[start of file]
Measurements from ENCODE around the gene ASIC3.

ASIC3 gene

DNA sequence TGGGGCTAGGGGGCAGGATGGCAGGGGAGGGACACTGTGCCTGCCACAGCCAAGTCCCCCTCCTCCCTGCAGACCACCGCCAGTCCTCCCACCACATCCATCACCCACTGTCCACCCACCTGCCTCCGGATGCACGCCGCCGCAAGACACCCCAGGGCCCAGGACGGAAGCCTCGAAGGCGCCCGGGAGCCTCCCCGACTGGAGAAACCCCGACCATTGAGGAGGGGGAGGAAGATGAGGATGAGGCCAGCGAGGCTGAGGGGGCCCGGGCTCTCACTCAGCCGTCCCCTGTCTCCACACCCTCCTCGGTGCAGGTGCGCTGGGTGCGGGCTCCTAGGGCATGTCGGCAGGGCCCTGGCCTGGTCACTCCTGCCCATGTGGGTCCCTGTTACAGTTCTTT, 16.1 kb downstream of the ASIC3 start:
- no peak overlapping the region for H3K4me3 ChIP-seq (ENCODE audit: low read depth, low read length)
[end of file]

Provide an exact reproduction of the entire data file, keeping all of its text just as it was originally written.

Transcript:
Measurements from ENCODE around the gene ASIC3.

ASIC3 gene

DNA sequence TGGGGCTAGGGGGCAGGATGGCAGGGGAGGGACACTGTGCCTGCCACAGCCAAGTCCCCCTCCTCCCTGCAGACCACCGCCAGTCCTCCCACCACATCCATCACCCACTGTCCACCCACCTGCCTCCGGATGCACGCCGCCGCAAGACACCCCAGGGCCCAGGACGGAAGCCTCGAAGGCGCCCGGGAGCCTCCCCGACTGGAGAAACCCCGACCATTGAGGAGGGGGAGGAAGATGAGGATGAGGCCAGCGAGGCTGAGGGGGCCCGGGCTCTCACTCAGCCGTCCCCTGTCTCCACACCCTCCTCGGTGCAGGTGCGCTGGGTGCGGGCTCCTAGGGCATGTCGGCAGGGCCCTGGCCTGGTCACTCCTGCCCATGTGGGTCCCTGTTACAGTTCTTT, 16.1 kb downstream of the ASIC3 start:
- no peak overlapping the region for H3K4me3 ChIP-seq (ENCODE audit: low read depth, low read length)